Daimler and Volvo partner to reduce cost of hydrogen fuel cellsMay 3, 2021
The automakers are working jointly to reduce the price tag by five or six times by 2027.
Daimler Trucks and Volvo AB have announced that they are working together to bring down the cost of hydrogen fuel cells by five or six times their current price tag, by 2027.
They aim to make H2 powered zero-emission technology commercially viable for long-haul trucking.
That said, even if the automakers are successful in reaching that goal for the cost of hydrogen fuel cells, the companies still aren’t convinced that it will be as low as the cost of diesel models. According to Daimler AG’s truck unit head Martin Daum, it won’t be for at least fifteen years that H2-powered trucks will drop to the point that they cost the same as diesel models.
This collaboration is taking place under the name of cellcentric, the joint venture formed by Daimler Trucks and Volvo AB in March. The large freight-haul truckmaking companies explained that cellcentric would begin their production of H2 fuel cells in Europe in 2025. They have been calling for fueling infrastructure development policies in the EU, and for the bloc to provide tax breaks and subsidies to help support the affordability of H2-powered trucks to customers who are seeking to operate with zero-emission models.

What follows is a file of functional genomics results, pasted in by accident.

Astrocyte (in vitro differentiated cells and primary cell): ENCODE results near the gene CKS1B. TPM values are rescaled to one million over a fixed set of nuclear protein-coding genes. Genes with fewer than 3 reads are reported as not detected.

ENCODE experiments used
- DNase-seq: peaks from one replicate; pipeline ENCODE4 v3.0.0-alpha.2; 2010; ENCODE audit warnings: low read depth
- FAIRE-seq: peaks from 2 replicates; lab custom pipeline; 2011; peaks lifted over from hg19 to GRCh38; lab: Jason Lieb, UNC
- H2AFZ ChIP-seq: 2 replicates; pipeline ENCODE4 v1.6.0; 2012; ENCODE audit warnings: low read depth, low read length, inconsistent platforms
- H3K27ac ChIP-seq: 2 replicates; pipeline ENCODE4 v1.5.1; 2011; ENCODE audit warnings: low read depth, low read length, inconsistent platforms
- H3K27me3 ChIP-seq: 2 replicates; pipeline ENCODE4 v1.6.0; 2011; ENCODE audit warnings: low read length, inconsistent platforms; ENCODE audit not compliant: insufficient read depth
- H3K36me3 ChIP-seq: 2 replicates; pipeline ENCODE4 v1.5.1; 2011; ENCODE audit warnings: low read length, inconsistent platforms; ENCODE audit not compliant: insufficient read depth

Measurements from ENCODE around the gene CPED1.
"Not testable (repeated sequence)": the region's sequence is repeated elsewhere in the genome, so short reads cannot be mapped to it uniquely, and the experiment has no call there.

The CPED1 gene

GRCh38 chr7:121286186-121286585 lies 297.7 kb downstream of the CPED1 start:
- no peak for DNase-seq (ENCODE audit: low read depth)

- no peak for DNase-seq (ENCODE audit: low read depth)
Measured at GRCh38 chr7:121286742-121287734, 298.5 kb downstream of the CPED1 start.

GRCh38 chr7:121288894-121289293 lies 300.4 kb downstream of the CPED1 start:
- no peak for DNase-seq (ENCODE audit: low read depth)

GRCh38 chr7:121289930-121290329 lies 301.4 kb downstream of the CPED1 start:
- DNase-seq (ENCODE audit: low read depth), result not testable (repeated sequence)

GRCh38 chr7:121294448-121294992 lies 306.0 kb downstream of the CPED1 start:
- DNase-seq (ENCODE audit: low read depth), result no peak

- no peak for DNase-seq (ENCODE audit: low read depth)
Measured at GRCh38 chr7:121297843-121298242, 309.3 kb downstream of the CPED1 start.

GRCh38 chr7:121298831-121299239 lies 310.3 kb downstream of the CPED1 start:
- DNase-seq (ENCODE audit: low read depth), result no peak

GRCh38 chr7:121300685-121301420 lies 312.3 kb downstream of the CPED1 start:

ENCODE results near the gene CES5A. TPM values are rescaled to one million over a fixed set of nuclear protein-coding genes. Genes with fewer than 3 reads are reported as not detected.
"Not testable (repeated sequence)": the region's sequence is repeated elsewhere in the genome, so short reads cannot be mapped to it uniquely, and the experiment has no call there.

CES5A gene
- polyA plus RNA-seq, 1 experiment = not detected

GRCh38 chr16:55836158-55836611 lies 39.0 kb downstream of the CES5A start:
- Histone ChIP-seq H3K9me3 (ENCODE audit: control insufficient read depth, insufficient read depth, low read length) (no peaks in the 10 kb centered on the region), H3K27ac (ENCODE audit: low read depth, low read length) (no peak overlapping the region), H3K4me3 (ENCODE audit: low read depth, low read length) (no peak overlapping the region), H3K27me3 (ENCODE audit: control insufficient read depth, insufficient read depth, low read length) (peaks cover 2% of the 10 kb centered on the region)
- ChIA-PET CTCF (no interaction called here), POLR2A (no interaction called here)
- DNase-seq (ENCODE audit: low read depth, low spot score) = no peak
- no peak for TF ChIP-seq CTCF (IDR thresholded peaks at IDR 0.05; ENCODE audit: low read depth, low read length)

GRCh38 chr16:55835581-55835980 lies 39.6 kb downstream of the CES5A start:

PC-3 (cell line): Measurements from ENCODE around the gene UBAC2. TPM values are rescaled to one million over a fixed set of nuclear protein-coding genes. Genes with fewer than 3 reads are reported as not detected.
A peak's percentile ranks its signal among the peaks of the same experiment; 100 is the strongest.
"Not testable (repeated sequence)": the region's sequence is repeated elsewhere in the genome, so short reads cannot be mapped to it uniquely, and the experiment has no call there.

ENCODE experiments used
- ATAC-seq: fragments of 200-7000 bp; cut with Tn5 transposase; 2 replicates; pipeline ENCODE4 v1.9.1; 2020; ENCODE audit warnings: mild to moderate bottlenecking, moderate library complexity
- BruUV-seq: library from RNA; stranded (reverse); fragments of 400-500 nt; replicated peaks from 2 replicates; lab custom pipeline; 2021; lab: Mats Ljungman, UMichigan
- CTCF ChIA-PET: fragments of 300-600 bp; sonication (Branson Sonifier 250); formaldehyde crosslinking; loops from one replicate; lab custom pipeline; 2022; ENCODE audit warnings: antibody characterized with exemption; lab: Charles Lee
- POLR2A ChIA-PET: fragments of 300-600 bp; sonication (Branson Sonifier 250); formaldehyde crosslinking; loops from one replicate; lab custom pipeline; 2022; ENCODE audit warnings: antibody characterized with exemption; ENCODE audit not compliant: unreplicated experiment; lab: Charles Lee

The companies view cutting the cost of hydrogen fuel cells as central to any potential success of the tech.
“We can’t save the planet if we’re bankrupt,” explained Daum in a Reuters report. “We need to cover our costs and our investments and they (our customers) need to cover their costs and their investments.” He went on to say that “Ultimately it’s the job of the politicians to balance it out because otherwise our customers can’t run it.”
Though the companies are working together in this joint venture, they remain competitors independent from one another in all other capacities. Both are working to test fuel cell trucks within the next three years. Moreover, they are each working to roll out their first H2-powered long-haul trucks before 2030.
“It’s important for us to put a stick in the ground now, be transparent about the time schedule… and hope others will do their part,” said Martin Lundsteidt, Volvo CEO.
There remain many challenges in bringing down the cost of hydrogen fuel cells. That said, particularly in long-haul trucking, they offer substantial advantages over other zero-emission technologies such as battery electric vehicles.